I've been reading your copy since I first learnt how to read English at 5-years old. You are the best. "El Torito" -- "The Baby Bull" -- is gone to eternal paradise. One of these days, we will see him at the crossroad. And know for sure. Holla!


-brownsugar :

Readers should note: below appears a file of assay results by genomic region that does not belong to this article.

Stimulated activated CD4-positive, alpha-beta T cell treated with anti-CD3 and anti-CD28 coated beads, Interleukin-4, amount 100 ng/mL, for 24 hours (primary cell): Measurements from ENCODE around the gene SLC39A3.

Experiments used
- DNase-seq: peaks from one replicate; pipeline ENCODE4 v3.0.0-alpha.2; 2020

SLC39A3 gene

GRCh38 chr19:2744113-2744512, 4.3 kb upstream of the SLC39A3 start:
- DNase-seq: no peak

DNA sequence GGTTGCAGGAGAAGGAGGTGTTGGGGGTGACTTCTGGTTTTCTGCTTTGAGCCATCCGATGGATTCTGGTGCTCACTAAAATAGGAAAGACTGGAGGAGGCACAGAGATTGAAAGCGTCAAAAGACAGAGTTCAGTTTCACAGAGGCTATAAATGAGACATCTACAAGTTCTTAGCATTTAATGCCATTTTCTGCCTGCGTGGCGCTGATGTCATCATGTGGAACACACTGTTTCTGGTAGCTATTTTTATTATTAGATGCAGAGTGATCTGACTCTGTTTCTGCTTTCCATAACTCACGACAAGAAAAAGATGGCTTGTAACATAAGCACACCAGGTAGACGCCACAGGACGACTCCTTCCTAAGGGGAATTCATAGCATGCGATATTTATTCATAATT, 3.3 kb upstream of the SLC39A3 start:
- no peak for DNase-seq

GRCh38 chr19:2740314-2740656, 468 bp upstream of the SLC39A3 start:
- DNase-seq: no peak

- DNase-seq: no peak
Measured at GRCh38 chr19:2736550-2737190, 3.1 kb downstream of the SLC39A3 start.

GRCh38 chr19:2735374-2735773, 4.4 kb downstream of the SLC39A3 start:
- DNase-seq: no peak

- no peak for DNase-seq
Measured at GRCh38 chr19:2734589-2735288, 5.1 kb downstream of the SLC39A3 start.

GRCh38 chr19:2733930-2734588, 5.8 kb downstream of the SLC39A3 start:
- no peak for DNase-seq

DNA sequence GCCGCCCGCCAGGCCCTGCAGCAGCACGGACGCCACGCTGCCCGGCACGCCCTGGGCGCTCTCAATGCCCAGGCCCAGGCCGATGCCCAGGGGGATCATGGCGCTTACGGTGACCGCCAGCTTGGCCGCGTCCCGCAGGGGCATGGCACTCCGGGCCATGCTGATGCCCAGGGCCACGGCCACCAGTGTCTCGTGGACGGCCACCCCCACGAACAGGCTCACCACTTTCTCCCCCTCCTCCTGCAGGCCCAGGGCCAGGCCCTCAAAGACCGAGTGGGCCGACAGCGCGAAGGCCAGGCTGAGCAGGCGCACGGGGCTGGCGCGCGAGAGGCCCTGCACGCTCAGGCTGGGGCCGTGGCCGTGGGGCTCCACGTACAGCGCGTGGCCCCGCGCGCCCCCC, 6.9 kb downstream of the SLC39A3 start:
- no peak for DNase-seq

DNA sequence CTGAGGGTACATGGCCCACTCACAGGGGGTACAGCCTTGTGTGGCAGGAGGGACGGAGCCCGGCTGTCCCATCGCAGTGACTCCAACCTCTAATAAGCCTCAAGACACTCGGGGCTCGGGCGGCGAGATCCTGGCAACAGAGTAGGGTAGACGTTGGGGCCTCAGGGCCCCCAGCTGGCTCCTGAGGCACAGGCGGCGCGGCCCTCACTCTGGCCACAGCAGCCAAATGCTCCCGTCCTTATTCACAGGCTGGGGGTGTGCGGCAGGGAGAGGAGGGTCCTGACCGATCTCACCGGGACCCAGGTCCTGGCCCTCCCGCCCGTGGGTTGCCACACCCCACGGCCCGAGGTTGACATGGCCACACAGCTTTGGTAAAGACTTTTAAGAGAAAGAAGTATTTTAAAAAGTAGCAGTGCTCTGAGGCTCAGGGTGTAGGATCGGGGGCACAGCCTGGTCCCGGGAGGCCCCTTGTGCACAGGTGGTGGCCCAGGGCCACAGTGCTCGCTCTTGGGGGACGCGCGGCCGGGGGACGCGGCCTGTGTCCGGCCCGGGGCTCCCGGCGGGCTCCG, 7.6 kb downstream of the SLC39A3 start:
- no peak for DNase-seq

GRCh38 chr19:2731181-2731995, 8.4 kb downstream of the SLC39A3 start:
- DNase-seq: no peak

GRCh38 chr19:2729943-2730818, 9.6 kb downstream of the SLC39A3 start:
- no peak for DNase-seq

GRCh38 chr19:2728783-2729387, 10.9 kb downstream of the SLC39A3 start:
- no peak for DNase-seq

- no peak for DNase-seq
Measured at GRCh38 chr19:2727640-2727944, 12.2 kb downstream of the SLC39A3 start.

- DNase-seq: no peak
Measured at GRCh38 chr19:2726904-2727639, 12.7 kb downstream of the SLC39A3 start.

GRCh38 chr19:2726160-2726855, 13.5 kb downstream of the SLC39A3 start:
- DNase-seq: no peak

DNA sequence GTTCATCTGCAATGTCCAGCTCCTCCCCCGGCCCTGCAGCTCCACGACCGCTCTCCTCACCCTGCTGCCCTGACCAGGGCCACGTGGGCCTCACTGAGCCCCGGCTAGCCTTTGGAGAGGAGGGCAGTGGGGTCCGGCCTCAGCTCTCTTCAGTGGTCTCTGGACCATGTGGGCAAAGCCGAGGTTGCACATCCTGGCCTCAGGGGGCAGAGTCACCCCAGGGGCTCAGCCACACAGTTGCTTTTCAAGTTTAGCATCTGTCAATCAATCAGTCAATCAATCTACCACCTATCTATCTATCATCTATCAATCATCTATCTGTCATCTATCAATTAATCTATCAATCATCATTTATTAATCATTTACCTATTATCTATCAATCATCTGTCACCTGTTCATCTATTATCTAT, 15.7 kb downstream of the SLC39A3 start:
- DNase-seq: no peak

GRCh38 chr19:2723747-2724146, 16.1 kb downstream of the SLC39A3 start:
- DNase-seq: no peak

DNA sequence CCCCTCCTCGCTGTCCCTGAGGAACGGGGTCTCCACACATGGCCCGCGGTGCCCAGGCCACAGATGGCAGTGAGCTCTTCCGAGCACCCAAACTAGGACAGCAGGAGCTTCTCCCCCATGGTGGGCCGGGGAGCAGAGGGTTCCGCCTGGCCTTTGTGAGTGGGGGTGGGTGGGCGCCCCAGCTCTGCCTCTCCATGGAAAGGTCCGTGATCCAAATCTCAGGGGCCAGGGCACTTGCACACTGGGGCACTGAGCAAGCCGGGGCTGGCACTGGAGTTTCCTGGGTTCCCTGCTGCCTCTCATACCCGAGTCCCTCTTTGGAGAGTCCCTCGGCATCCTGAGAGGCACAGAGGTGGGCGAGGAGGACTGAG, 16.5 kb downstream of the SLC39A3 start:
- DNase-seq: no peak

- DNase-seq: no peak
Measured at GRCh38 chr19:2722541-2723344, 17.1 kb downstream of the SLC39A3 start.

Some news surprises us. Other news shocks us. When I heard the news on Tuesday that Tony Ayala Jr. was found dead, I was not shocked. If anything, I was surprised his end came rather peacefully, with him slumped over at a table in his gym in Zacatocas, Texas, a short drive from his hometown of San Antonio. I knew Tony. I knew him well. I knew his father, Tony Sr., and I knew two of his brothers, Sammy and Paulie. Tony Sr. had groomed all three of them to be fighters, lacing gloves on them almost as soon as they could walk. There is even a picture zooming around the internet of a young Tony Jr., perhaps no older than four, wearing gloves and posing, looking more like a pro than any four-year-old you've ever seen. I met him in the Summer of 1980, at a press nce in Midtown Manhattan. Tony Sr. was on hand, with his three fighting sons in tow. Mike, a featherweight, was the oldest. He was 22. Sammy, a jr. welterweight, was 21. Tony, a jr. middleweight, was 17. The three of them were pros. Mike was 24-2. Sammy was 13-1. Tony was 3-0 with three first-round knockouts. His fourth-straight first-round kayo would come in a few weeks, in an appearance on the fledgling cable network which went by the name of the Entertainment and Sports Programming Network, which was later shortened to ESPN. At this press conference, the Ayalas sat at a table with me--then the Editor-in-Chief of The Ring--Ring's Publisher, Bert Sugar, and a few other writers. At the end of the press conference, with many of the writers already out the door, Sammy, who was sitting across the table from me, asked, "Randy, do you know a fighter by the name of Mark Ibanez?" I told him I did indeed know of him." "Why?" I asked. "Because I am fighting him in a few weeks," answered Sammy. "Is he a puncher or a boxer," Sammy questioned. As he asked the questions, Tony, who was next to me, looked at his brother through squinting eyes. He couldn't believe what he was hearing. "I believe he is a pressure-type fighter with two solid hands," I told Sammy. "Does he take a good punch?" Sammy asked. "I think his only loss was on a decision," I told him. "How's his defense?" Sammy asked. I never got my answer out. Tony jumped up and reached across the table. With his left hand, he grabbed Sammy by the shirt and pulled him halfway across the table. Then he slapped him--brutally hard--across the left cheek with his right hand. Sammy reeled from the blow. Then Tony backhanded him with another shot. Then he shoved his brother backwards, where he slumped into his seat. "WHAT THE HELL'S WRONG WITH YOU!" snapped Tony. "LISTEN TO YOURSELF. 'IS HE A BOXER OR A PUNCHER? DOES HE TAKE A GOOD PUNCH? HOW'S HIS DEFENSE?' YOU'RE A FIGHTER! ACT LIKE ONE! YOU'RE AN AYALA! ACT LIKE ONE!" Then, Tony turned to me and Bert and said, "I'm sorry, guys, but he does this all the time, and he shouldn't. We're fighters. Just tell me when to show up and where. That's all I care about. That's all he should care about." Over the next few years, I was at almost all of Ayala's fights. I was there at his fights in the Ice World, in Totowa, New Jersey, I was there for his two fights in New York and I was at ringside as a consultant to NBC when Ayala fought on that network. I was there the night he stopped veteran Robbie Epps in the first round, then spat upon Epps after knocking him out. In June 1983, Davey Moore lost his WBA Jr. Middleweight Title to Roberto Duran. Had he beaten Duran, his next fight would have been against Ayala. In Gleason's Gym, Moore and Ayala had many sparring sessions. Moore seemingly got the better of Ayala in most of them, One day, in late 1982, Ayala, who was in town for a photo shoot with me, laughed, after I asked when I told him I heard he has trouble with Moore in the gym. "I do that so he thinks he can handle me," said Ayala. "If I beat him up each time we sparred, he'd never fight me. Never!" He told me they'd be working together the following week. They'd beat doing at least three rounds. "In the last round, I will open up on him," said Ayala. "Just watch." That day, they sparred five rounds. For the first four, Moore was having his way, moving on Ayala and pecking him with jabs and blocking many of his shots. As the fourth round ended, Ayala looked up at me in the balcony which overlooked the floor at Gleason's, which was then on 30th Street off 8th Avenue in Midtown. Our eyes caught each other. He nodded. This was the round Ayala said he would open up on Ayala. Tony pressed forward from the opening bell. m He tore into Moore. Then Tony dropped his hands. He invited Moore to take a shot. He took the invitation. He fired a hard right to the chin. Tony didn't attempt to move out of its way. It crashed against his chin. He didn't move. He barely blinked. He invited Moore to throw another. Moore did. This time, Ayala caught the punch on his right glove. Then he shot a left hook over the top of Moore's right. It connected with his temple. He dropped right there. When he arose, he stumbled back to the ropes. Ayala followed him there. A well-placed hook to the side dropped Moore to one knee. Two punches. Two knockdowns. Moore's corner quickly jumped in and ended the workout. On June 16, 1983, Moore was treated just as badly by Roberto Duran, but not in a sparring session. It was in defense of his WBA Jr. Middleweight Title. Ayala was 22-0 with 19 knockouts. A Duran-Ayala title fight would have joined Sugar Ray Leonard-Thomas Hearns I, Leonard-Roberto Duran I & II, Larry Holmes-Gerry Cooney and Aaron-Pryor I as the biggest bouts of the first three years of the interesting 1980's. Unfortunately, Duran-Moore would never happen. On that day that Ayala had sparred with Moore, I also had Ayala do a cover photo shoot a few hours earlier. We took hundreds of shots of Ayala, and chose one with him holding his robe, emblazoned with "El Torito" and a charging, snorting bull. The magazine went on sale in mid-December. On New Years Day, 1983, in the hours after midnight, my phone rang. I was in Atlantic City for the New Year, asleep with my wife. When the phone rang, I figured it was a friend, in the midst of a party, who was going to yell, "HAPPY NEW YEAR!" It was indeed a friend. It was Ayala's manager Shelly Finkel. He was not in a joyous mood. This was not going to be a "HAPPY NEW YEAR" call. "Randy, Tony has messed up. He's been arrested!" said Finkel. "WHAT!" I exclaimed. Finkel proceeded to explain. Ayala had broken into an apartment in West Paterson, N.J. He had tied up and sexually molested a woman and threatened her roommate, but the roommate escaped by jumping out a window and calling the police. He had done it before, when he was 15, but his victim was apparently bought off to drop the charges. Ayala was a time bomb. A ticking time bomb of a sexual predator. He got out of jail, but soon went back into for parole violation. The first stretch kept him out of the ring for nearly 17 years. The second stretch saw him released in April 2014, only a few weeks after the death of his father. As of this writing, the death of "El Torito" is still being investigated. Was it drugs? Was it his weight, which far exceeded his fighting weight of 154 pounds? Was it foul play? Was it natural causes? All I know, is that because of the demons in his head, Tony Ayala Jr. never got to show the world what a great fighter he really was. Of all the wasted talent ever to step into a ring, he may have been the most wasted talent of all. Although he claims to have repented and says he is deeply sorry for those he hurt, you wonder if he really was sorry for all of his misdeeds. When he met his Holy Father, you wonder if he was forgiven, or sent to burn in the fires of hell for eternity. -Randy G.